vince the group to escape. Monceau (Brian
Luskey) serves as the loudest dissenting voice.
Both men are Jewish, but while Leduc believes
he will be murdered, Monceau believes his fame
as an actor and his adherence to the law will save
him. The scene becomes more and more uncom-
fortable as Leduc repeatedly asks how Monceau

will feel when he is asked to "open his fly." The
power of the scene comes from the truth behind
the characters and the reality of the roles.
Miller's plays, while all different and special
in their own rights, all carry the same basic
message. And that message is that we are all in
this life together. "An Arthur Miller Celebra-
tion" illuminates this fact. It uses many plays,
grouping them together under the categories of
"The Depression," "Love and Romance" or
"Persecution," but all of them deal with the
human condition and the relationships that form
between people.
The play itself expertly weaves the brilliant
words of Arthur Miller into a cohesive and
interesting batch of snapshots, connected with
excerpts from Arthur Miller's autobiography,
"Timebends: A Life," 1987. The work of the
cast, however, makes the play the powerful pro-
duction that it is. The settings may be from the
past - costumes are lifted from the different
periods represented - but the words spoken
and the intense emotions poured out into each
line are-what make the production an emotional
In a monologue taken from "Death of a Sales-
man," a woman playing the role of Linda stands
up and pronounces that while her husband may
not have been a great man, he was still a human
being. And, in a line that seems to sum up not
only the entire play, but also the outlook on life
of one of the greatest playwrights of our time,
sophomore Malaika Nelson, in the role of Linda,
proclaims, "Attention, attention must be paid."

Roc-a-Fella hopefuls fall short with debut

By Evan McGarvey
Daily Arts Writer
Something is rotten in the state of Roc-a-Fella.
The departed king Jigga has left a sea of MCs striv-
ing to fill the void, fellow musi- ____________
cians yearning to become the Young Gunz
flagship rapper of the label.
Beanie Segal's gripping, bull- Tough Luv
dog persona is crippled by Roc-a-Fella
seemingly endless trips to the
slammer. Memphis Bleek has been a commercial
disaster. Cam'Rom is too busy propping up the lack-

luster Diplomats and producer/sorcerer Kanye West
is off in his own, very successful, universe.
Add to this shallow pool the Rosencrantz and
Guildenstern of rap, the instantly forgettable
Young Gunz team of Young Chris and the inexpli-
cably named Neef. This duo from Philly, signed to
the State Property sub-division of the Roc, end-
lessly rep their hometown's peripheral neighbor-
hoods like they've got the gangsta quota of
Compton and Brooklyn combined. The last time
weak rappers tried to represent such obscure town-
ships, listeners were told to take their shirts off.
and spin them like helicopters.
The beats on the album are typical Roc-A-Fella,
taut strings and simmering handclaps over the occa-

sional gospel chorus. Albums Future of The Roc and
Tough Luv both have ceremonial bass lines and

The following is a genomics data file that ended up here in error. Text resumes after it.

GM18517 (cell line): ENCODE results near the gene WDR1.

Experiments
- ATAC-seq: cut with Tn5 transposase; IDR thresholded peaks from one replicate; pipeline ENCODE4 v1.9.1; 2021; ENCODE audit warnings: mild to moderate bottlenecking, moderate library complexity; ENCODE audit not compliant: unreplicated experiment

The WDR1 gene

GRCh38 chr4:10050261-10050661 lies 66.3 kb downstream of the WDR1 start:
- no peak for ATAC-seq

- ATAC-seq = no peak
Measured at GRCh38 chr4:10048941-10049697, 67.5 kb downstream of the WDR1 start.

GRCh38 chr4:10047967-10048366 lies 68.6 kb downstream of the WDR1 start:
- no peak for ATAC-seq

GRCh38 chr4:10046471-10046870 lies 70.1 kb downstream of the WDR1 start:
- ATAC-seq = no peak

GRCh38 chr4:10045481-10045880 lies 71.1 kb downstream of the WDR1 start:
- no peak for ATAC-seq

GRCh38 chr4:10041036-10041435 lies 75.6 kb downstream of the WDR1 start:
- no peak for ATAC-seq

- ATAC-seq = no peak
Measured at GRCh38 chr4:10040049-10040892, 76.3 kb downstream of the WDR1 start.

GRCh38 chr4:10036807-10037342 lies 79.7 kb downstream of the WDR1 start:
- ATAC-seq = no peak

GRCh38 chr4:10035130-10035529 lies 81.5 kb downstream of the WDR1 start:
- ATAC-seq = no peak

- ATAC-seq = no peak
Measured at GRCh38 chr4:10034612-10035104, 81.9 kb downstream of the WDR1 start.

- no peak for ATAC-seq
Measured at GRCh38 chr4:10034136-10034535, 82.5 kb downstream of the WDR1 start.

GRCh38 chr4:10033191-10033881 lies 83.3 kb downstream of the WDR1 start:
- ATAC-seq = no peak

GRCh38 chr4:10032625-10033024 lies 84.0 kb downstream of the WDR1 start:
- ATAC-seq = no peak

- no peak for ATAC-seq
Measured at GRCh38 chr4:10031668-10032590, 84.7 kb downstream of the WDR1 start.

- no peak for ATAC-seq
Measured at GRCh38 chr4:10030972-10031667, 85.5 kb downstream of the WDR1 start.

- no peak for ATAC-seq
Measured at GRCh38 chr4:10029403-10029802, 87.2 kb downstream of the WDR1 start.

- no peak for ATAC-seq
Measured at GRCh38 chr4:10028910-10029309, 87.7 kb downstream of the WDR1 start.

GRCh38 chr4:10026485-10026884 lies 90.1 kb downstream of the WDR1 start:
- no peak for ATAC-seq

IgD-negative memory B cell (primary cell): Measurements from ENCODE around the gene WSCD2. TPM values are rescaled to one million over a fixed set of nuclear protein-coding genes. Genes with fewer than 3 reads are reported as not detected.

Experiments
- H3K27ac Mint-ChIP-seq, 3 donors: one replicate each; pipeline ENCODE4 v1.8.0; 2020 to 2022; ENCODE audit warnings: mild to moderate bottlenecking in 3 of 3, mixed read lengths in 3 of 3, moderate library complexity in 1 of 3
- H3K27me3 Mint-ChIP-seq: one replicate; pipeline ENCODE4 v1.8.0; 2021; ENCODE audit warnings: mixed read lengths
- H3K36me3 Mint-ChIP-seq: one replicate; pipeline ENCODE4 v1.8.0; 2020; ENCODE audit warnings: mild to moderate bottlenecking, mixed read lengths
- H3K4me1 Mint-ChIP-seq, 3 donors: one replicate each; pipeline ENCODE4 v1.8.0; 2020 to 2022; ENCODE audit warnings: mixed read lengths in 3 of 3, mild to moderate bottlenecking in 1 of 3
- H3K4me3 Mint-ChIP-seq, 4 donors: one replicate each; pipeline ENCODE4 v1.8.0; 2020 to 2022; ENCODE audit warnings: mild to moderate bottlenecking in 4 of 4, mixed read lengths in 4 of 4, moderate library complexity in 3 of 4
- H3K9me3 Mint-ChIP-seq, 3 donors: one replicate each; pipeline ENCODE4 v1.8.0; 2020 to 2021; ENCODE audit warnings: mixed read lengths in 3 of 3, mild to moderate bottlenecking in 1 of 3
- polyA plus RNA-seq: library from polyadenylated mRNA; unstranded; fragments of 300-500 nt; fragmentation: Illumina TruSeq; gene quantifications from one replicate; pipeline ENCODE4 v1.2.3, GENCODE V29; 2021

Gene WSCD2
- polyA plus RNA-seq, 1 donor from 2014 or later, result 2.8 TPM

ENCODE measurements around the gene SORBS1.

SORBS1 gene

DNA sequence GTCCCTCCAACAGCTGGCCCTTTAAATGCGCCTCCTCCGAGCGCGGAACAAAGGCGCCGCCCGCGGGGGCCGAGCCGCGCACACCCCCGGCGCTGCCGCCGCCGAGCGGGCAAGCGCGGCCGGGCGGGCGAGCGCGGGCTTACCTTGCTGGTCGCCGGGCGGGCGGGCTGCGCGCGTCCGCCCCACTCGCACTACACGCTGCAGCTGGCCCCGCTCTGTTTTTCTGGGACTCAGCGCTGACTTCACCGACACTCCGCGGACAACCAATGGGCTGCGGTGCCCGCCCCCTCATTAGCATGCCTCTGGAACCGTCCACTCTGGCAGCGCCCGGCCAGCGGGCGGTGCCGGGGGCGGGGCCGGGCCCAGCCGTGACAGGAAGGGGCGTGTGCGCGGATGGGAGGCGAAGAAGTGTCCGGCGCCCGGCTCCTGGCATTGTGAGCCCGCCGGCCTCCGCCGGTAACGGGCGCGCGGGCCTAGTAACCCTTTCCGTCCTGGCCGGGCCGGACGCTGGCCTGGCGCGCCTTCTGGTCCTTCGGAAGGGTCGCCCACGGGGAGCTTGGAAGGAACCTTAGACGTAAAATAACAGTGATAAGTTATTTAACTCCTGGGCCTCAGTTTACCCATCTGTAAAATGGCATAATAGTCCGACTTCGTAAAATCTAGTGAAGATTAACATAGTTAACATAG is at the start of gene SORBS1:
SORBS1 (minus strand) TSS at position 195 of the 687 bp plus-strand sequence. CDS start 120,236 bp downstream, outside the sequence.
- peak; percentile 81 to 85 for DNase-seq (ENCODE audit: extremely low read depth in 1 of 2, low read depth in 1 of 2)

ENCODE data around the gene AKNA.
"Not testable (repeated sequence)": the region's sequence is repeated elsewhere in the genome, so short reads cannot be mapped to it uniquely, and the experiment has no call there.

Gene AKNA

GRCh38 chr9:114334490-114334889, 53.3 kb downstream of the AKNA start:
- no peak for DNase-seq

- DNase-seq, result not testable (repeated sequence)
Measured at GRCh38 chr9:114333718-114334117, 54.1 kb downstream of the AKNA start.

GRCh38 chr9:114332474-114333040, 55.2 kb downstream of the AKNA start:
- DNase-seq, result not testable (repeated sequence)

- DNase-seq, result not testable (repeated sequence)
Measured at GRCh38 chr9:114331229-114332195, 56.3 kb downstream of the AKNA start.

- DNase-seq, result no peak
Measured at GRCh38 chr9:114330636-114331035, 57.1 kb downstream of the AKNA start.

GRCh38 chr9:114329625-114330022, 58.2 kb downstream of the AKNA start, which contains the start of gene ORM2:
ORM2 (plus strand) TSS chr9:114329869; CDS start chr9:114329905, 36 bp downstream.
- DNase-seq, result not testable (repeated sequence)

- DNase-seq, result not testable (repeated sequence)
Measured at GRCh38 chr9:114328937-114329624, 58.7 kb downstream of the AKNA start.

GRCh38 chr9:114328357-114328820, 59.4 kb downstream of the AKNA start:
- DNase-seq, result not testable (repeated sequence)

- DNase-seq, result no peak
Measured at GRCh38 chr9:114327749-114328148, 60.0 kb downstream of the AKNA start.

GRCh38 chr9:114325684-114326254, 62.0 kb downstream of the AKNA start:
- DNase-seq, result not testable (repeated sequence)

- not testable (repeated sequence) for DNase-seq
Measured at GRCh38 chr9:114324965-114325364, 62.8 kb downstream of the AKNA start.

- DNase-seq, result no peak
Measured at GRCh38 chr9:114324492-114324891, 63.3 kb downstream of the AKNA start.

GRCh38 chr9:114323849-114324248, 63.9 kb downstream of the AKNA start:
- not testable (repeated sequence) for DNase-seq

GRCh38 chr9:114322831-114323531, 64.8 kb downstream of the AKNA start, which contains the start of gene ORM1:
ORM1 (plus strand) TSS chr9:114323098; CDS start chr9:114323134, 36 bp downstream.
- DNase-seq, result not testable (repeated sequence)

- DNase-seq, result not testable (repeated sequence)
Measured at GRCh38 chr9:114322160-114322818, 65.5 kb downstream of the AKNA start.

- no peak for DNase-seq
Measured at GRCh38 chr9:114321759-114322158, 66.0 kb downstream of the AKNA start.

horns that herald the Young Gunz as saviors.
Just Blaze and Tough Luv's equally kinetic pro-
ducers can't redeem these refuse MC's. Young Chris,
the stronger of the two, has a weak and chipper flow
that sounds like everyone's kid brother trying to rap.
Neef, much worse, is about as mush-mouthed and
insipid as they come. Combine this appalling lack of
skill with Juelz Santana and you've got "$$$ Girlz"
as one of the most droning songs of the young year.
In the kingdom of the Roc, this poor effort reveals
the duo to be nothing more than a set of court
jesters. Maybe a rejuvenated panel of rappers can
sustain the label, but not these benchwarmers.

Muse fuses influences together on LP

I hate to tell you this, but you have something in your teeth.

By Matt Kivel
Daily Arts Writer

The amount of Radiohead-derived
bands is currently at an all time high.
When Thom Yorke and the gang
released OK Computer in 1997, the
band strove to break away from the
conformity that so commonly charac-
terizes popular music. They could not
have foreseen the wave of captivated

teenagers who would one day grow into
the mainstream rock acts of the present.
Muse makes no effort to hide their
influences, and it __...______
is clear from the Muse
first note that they Ms
are trying to be Absolution
Radiohead. Warner
The most star-
tling realization upon listening to the
album is that the band actually suc-
ceeds in its impersonation. The songs
are well written and the musicianship is

impeccable. Opening track, "Apoca-
lypse Please," finds lead singer
Matthew Bellamy borrowing heavily
from Yorke's angst-ridden vocal style
while the band pounds away with mili-
taristic intensity. "Sing For Absolution"
finds Bellamy switching to a Jeff
Buckley-inspired vocal. The resem-
blance to Buckley is almost uncanny;
his passionate vibrato, his smooth
lower range and his haunting falsetto
all appear in Bellamy's performance.
"Stockholm Syndrome" begins with

Stiles-led teenage love
story lacks originality

By Sravya Chirumamiila
Daily Weekend Editor
"Girls Gone Wild" has lured many
sex-crazed college guys (and Snoop
Dogg) to the beaches of Cancun and
Florida. In "The Prince and Me," a


A- Screenprinting
End-Of-School T-Shirt SALE!

\.y 0 Wake up. Get coffee.
Change the world.
" Spend 10 months (Sept-June) in
full-time community service in the
metro Detroit area
" Receive a $4,725 scholarship,
weekly stipend & health benefits
" Tutor and mentor children

an intense prog riff that gives way to
pounding drums and dramatic vocals.
Operatic harmonies reminiscent of
Queen make the chorus an unforget-
table moment in the album. A smooth
solo electric guitar opens the next song,
"Falling Away With You," conjuring
memories of Buckley's "Hallelujah."
Bellamy's performance is nothing short
of remarkable and while it would be
wrong to say that Absolution is a great
album, it can be said that Muse's poten-
tial seems unlimite;. The band is one
step away from producing a master-

"Girls of Wiscon-
sin" commercial
entices Eddie
(Luke Mably, "28
Days Later"), the
Crown Prince of
Denmark, who is
sick of the easy

The Prince
and Me
At Quality 16 and

sports bar (where they have some inti-
mate moments using the meat slicer).
While Eddie's charm, status and intel-
ligence are completely unbelievable, the
movie manages to accurately portray
some aspects of American college life.
Students at the Midwestern university
complain about the spoiled, rich East
Coast kids who come to throw around
their parents' money at their back-up
school, and annoying distribution
requirements force students like Paige,
a pre-medicine major, to enroll in a
Shakespeare class, for which she has to
take the dreaded blue book exams.
Clearly aimed at teenage girls, the
movie has no qualms displaying overly
simplistic metaphors with butterflies,
barnyard make-out sessions and Paige's
girl-power attitude. It also offers several

prey in his country, to embark on a
quest to get American girls to take off
their tops.